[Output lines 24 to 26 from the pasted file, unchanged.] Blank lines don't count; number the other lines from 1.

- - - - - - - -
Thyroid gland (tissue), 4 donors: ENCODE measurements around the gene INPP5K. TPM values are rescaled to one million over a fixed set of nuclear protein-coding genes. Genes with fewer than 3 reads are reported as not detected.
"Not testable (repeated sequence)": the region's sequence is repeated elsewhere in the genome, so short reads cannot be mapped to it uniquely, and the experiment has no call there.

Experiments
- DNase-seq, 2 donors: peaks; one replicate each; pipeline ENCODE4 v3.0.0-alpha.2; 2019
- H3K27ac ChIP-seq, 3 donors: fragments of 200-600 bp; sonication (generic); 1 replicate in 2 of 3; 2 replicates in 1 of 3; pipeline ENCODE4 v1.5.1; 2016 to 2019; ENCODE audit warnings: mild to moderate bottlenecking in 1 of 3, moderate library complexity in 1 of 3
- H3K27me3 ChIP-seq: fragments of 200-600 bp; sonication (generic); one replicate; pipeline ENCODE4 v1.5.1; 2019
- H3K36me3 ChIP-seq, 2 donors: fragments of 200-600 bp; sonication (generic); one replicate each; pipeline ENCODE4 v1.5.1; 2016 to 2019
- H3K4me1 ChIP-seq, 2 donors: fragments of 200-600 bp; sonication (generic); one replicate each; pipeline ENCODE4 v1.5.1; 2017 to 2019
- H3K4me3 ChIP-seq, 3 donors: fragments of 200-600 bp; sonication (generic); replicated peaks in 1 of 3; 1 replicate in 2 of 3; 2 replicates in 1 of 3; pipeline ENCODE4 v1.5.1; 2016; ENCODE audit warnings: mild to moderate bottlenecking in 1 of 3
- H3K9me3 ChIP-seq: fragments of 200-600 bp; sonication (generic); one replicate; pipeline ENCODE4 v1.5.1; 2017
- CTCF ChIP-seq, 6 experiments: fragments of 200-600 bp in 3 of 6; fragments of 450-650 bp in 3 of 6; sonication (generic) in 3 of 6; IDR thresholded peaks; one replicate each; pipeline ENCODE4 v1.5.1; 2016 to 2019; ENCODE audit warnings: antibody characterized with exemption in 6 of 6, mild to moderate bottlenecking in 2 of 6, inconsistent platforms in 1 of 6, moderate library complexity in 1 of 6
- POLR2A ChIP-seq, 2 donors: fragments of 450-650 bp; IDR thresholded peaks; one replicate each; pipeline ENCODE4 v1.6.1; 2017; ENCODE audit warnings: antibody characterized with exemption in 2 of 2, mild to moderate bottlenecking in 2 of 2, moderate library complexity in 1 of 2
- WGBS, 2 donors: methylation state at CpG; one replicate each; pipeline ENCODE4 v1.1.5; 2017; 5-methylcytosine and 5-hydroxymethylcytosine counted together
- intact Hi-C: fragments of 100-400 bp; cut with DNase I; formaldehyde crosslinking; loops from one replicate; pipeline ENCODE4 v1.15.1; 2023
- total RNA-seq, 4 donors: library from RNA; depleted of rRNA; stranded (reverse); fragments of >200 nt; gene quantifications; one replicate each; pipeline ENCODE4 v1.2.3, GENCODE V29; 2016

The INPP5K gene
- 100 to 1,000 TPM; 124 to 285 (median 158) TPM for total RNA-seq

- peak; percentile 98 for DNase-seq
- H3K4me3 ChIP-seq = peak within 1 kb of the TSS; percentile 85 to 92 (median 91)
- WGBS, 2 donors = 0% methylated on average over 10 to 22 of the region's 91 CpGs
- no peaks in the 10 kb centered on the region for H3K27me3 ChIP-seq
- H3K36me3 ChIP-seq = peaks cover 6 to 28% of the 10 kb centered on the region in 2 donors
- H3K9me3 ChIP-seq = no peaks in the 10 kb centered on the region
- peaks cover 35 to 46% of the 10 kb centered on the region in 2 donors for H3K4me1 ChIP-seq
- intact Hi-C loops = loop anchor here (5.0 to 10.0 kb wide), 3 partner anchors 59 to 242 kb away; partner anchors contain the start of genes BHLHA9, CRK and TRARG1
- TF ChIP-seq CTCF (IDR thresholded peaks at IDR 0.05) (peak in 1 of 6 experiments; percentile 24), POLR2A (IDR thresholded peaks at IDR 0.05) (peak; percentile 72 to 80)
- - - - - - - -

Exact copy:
- peaks cover 35 to 46% of the 10 kb centered on the region in 2 donors for H3K4me1 ChIP-seq
- intact Hi-C loops = loop anchor here (5.0 to 10.0 kb wide), 3 partner anchors 59 to 242 kb away; partner anchors contain the start of genes BHLHA9, CRK and TRARG1
- TF ChIP-seq CTCF (IDR thresholded peaks at IDR 0.05) (peak in 1 of 6 experiments; percentile 24), POLR2A (IDR thresholded peaks at IDR 0.05) (peak; percentile 72 to 80)